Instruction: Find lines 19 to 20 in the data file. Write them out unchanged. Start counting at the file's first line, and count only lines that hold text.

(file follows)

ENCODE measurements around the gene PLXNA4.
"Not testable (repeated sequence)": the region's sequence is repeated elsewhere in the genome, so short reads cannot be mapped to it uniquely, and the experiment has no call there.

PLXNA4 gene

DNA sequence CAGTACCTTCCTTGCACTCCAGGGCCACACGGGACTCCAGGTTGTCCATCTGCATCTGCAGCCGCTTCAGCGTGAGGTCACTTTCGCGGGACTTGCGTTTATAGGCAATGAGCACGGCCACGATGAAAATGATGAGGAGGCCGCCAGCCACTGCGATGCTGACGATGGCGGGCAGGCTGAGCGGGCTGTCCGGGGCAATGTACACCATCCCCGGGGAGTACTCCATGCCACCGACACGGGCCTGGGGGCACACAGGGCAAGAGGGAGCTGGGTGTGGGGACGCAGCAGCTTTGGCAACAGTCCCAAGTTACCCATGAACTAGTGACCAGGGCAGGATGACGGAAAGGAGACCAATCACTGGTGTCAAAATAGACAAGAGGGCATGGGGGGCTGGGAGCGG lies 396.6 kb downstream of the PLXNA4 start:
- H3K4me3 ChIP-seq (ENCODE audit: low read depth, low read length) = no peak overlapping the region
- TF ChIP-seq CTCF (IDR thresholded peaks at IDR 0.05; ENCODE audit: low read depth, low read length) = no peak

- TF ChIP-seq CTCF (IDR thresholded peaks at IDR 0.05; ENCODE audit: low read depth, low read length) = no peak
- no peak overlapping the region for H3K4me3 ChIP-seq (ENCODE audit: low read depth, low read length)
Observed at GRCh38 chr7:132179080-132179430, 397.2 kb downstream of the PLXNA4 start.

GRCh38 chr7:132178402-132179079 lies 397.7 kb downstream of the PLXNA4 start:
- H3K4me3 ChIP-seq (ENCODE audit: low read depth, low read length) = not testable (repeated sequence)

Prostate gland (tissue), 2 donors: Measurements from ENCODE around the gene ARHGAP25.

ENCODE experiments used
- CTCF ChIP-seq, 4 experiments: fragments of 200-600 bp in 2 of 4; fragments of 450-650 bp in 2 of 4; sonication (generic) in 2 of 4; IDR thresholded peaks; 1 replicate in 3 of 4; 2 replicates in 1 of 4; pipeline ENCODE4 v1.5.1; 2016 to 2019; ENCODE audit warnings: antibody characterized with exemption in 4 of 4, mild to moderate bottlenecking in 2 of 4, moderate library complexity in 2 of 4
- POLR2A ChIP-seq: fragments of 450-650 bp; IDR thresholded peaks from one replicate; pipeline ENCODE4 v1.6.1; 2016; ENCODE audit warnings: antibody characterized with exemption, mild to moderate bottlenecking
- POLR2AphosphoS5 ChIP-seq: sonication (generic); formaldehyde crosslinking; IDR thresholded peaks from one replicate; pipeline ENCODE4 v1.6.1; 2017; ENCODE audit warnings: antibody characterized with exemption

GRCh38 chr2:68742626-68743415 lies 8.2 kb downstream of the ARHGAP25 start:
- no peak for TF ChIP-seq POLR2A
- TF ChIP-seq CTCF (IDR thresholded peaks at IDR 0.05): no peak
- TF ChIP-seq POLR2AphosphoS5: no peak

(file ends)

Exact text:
- TF ChIP-seq CTCF (IDR thresholded peaks at IDR 0.05): no peak
- TF ChIP-seq POLR2AphosphoS5: no peak